It was a pricey trip, but if you wanted to not spend so much, regular economy airfare and a smaller cabin would still make for a great vacation. There’s lots of hang-out space on the ship, so not a big need for a larger cabin.
Something that never occurred to us — Spring rains make the rivers high, which can hamper river navigation for ships on rivers that include ancient bridges.
The crew wasn’t sure that the cruise would make it all the way to Lyon and Chalon-Sur-Saône because of the combination of high waters and particularly low bridges there. As it turned out, we were able to make all of our stops but on a couple occasions we were awakened in the morning by the crew dismantling all of the structures on the sun deck above us to make under-bridge passage possible.
The stops along the cruise were amazing choices — each was unique and different from the last. We wish had more time in each but had to keep moving. But, then we look back at what we packed into 8 days, we realize the ground we covered. As with many cruises, we discover the locations we will return to on our own (*cough, cough* Beaune.)
Arles was our first stop — a wonderful representative of the colours of Provence – the blues, the yellows. We walked in ancient footsteps among Roman ruins and saw the inspiration for many of Vincent Van Gogh’s most famous works. We took in the wandering ancient streets to the Roman coliseum and the Amphitheater from the first century, built by Augustus in Julius Caesar’s honour. As, well we stopped by the locations made immortal by Van Gogh’s most famous paintings, Starry Night, Cafe at Night.
We walked through the narrow streets where Avignon has it’s own Roman ruins and then the remnants of Roman influence from 1000 years later when Avignon held the seat of the Catholic Church during war. For me, the highlight was a stop at Les Halles at Avignon, a market for purveyors, of cheeses, meats and pastries. We saw lovely sausages, pates, breads and everything for an amazing Provencal repast.
Leaving our guided tour at this point, we scouted out a French sidewalk cafe from which to soak in the sun the proper way. A lovely lunch, some rose wine and lovely conversation made for a lifetime memory.
Leaving Avignon we began the most picturesque part of the river cruise, passing limestone mountains, vineyards and castles, drinking sparkling wine on our sunny balcony.
Our trip through Vienne revealed a stunning view of the city from the church atop a mountain.
Then the most unexpected thing happened. To show us the quality of the acoustics of the church, our tour guide sang Ave Maria in a pitch perfect, strong and clear voice that transported everyone in the room. It was one of the highlights of our entire trip.
Again Vienne had it’s own Roman ruins, most impressively, the temple of Augustus and Livia.
At our next stop, Ardeche we boarded a steam train, enjoyed a ride through the country side (don’t wear white. It is a dirty ride) and sampled some of the ciders and juices made from the area’s fruits.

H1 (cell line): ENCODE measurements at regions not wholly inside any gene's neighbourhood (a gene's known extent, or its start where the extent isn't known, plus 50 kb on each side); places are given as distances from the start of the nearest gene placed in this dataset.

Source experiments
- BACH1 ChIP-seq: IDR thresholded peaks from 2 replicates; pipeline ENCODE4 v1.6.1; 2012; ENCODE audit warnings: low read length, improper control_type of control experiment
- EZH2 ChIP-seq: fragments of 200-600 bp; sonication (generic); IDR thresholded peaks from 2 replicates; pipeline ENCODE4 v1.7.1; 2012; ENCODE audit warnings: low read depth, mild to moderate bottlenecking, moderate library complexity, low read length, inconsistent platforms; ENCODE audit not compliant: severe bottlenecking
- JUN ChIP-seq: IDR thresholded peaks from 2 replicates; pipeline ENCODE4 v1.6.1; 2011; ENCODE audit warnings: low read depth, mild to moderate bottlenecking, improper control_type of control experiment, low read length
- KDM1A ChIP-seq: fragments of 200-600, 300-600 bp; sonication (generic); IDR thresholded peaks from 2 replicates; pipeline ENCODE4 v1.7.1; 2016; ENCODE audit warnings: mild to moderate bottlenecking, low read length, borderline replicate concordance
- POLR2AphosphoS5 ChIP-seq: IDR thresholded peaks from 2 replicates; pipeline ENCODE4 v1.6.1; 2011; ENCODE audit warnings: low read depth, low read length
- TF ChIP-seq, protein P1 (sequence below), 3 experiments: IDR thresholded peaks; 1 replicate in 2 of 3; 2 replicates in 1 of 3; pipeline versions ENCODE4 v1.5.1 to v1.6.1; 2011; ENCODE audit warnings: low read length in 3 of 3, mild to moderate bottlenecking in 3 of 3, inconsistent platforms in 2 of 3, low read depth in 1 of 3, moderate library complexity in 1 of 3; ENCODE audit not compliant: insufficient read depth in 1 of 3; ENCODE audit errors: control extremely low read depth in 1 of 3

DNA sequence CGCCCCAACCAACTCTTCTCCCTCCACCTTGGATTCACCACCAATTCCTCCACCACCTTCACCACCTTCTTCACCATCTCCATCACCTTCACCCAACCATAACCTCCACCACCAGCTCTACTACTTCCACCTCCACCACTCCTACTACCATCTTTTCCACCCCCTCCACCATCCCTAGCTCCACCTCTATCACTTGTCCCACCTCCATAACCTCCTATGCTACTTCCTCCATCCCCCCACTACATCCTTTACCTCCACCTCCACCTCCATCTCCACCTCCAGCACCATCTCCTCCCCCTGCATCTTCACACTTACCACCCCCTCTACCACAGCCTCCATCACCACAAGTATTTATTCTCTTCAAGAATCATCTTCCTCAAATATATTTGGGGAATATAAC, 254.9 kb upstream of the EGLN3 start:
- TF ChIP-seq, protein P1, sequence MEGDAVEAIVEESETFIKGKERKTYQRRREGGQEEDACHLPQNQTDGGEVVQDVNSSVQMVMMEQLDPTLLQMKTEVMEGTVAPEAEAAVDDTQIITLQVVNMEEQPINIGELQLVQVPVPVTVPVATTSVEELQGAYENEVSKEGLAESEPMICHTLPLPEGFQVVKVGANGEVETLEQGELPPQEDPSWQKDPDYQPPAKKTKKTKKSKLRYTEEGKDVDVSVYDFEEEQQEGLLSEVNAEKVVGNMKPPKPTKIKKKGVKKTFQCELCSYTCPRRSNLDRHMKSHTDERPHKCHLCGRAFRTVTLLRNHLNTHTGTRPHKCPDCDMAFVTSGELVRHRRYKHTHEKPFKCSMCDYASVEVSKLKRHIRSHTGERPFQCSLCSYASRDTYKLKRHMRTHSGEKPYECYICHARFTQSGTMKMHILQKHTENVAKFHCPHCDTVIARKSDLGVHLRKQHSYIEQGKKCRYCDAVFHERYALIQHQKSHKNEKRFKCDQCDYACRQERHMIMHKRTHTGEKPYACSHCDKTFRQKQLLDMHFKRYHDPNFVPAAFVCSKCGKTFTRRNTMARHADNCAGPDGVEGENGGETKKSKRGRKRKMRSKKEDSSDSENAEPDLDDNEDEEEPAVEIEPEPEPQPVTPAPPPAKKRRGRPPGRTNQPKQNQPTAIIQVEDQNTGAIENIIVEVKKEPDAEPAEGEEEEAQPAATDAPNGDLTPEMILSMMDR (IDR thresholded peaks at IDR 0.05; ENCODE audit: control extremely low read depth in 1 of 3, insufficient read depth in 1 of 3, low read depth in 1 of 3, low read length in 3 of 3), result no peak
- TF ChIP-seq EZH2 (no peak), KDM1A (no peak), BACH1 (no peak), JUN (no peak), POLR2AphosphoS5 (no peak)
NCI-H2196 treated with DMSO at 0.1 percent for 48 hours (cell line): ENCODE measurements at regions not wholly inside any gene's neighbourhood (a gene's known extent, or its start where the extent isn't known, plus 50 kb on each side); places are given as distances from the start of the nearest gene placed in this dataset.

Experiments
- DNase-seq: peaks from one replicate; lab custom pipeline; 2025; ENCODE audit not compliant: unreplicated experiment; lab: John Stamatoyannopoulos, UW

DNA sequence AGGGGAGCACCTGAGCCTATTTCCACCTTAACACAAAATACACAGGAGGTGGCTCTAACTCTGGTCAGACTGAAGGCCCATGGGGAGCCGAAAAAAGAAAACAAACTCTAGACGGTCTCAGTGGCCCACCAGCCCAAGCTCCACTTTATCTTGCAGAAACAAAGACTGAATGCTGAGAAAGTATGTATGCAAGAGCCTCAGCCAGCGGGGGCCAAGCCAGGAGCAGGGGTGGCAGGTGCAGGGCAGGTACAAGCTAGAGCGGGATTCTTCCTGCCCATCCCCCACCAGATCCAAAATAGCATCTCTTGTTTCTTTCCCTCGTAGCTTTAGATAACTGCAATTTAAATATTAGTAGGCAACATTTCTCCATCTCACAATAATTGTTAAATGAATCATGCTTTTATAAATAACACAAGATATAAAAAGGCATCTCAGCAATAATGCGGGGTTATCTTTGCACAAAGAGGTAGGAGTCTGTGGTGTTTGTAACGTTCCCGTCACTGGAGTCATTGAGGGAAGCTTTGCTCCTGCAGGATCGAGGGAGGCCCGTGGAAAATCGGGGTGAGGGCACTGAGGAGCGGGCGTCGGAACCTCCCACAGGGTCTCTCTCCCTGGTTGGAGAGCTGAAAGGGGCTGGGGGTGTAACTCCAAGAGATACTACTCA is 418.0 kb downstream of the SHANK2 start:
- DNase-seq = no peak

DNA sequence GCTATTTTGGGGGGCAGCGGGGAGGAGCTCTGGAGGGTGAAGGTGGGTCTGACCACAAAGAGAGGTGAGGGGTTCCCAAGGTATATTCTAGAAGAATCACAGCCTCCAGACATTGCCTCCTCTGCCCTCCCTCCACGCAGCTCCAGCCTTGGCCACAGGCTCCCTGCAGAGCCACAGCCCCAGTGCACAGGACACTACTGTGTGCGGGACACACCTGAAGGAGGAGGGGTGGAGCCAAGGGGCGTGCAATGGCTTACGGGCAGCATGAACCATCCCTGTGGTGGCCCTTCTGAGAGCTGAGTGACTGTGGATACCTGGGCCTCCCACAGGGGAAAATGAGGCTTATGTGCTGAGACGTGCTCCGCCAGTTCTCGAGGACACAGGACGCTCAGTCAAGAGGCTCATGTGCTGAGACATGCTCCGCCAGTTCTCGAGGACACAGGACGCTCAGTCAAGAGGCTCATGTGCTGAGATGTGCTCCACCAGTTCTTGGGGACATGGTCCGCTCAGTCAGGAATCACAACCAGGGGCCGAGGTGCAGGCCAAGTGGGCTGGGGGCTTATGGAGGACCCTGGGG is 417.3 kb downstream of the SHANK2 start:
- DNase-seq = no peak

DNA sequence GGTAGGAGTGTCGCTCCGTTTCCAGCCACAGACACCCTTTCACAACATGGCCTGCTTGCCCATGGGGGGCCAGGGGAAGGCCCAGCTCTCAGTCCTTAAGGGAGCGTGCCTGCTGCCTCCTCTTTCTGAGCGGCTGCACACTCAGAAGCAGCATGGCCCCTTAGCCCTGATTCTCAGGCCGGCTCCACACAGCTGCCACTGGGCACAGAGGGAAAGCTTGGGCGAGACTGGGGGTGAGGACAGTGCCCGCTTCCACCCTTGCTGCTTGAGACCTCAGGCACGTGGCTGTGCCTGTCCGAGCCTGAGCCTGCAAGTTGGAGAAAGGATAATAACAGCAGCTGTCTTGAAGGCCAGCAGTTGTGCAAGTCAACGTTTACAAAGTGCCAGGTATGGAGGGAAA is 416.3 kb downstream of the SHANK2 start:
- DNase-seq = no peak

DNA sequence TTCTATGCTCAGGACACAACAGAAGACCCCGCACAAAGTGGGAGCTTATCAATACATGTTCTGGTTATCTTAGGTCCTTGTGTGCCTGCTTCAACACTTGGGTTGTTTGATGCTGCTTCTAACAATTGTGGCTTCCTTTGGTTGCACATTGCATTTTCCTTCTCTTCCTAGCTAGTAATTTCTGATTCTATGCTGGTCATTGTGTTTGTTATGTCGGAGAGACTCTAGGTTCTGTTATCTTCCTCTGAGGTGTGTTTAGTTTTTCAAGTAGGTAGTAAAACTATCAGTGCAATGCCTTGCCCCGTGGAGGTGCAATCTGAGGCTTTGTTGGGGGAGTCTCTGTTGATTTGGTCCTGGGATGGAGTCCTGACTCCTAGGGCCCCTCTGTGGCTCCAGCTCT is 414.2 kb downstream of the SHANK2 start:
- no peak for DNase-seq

The train wound around the mountains of the region and gave us views of rivers and gorges and the odd nudist who, I’m sure, figured they’d be totally alone and didn’t count on a train full of tourists going by 100 metres above.
Lyon is a large city and we had really only a few hours to spend there. We toured the very old streets and the “traboules” – passageways through the buildings from street to street as old Lyon didn’t have enough room between mountain and river for cross streets everywhere.
We were in search of Lyonnaise sausages and nougat, specialties of the area. We found each of them in quaint shops that sold them and other specialties of the area. It was a cold, blustery day in Lyon, but shopping along its narrow, old streets was fantastic.
It’s like the trip saved the best for last. We pulled into a more industrial part of Chalon-sur-Saone because the water was too high to pass under the ancient bridge to downtown proper. It was fine, because were were taking the bus to Beaune in Burgundy, wine capital of France, and maybe all the world.
It had warmed up, the sun was out and we enjoyed our trip through the clos, the stone-walled vineyards of Burgundy, past the mustard factory into Beaune. We walked through the Hôtel Dieu and had our wine tasting in an old cellar.
We poked about for a short time and then had to leave for our last night on the boat. We will definitely be coming back to Beaune, maybe someday, to stay. We liked it that much.
You see the Viking ads on television and the web. As with most things, you don’t believe the real thing can measure up to the idealized version presented there. This is an exception. Seeing the advertising after we’ve returned, our reaction was the same: it’s JUST like that. 100% just like that. It was a spectacular introduction to the South of France. Intimate. Romantic. Historic. Wonderful.